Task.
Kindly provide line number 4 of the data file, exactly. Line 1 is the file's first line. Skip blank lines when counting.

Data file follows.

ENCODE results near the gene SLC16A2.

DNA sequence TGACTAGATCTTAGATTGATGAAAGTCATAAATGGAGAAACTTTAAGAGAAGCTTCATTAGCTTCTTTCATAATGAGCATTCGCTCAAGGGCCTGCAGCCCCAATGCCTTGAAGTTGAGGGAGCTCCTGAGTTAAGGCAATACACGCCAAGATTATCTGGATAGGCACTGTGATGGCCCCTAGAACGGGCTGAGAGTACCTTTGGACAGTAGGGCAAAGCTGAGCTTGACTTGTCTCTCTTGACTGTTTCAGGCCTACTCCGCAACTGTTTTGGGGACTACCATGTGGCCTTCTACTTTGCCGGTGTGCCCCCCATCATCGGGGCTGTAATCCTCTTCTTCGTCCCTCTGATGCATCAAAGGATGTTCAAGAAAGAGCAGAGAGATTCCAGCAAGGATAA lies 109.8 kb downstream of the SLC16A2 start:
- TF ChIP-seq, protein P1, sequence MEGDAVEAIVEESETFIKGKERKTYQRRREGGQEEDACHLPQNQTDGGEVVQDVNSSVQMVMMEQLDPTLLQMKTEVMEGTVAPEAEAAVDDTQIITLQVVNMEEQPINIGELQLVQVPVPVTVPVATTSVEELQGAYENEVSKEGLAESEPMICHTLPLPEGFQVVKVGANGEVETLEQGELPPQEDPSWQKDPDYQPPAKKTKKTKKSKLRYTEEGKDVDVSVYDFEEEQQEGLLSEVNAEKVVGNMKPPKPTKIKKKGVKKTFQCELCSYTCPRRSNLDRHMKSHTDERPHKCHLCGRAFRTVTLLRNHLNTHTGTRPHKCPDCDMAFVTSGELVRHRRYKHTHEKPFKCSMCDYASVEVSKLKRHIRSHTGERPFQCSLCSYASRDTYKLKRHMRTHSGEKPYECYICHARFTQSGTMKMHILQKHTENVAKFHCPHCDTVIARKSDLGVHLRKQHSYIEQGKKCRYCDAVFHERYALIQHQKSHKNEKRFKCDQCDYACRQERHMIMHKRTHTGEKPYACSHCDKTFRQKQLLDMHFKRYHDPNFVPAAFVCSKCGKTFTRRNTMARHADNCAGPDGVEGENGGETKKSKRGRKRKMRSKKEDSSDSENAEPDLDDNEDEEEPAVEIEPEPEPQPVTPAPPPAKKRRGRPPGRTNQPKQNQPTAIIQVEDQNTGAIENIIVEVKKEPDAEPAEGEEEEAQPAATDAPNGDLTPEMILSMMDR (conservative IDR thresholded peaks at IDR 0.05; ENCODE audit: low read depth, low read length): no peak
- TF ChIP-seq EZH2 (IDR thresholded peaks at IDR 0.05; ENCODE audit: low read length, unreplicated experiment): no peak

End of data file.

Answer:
- TF ChIP-seq EZH2 (IDR thresholded peaks at IDR 0.05; ENCODE audit: low read length, unreplicated experiment): no peak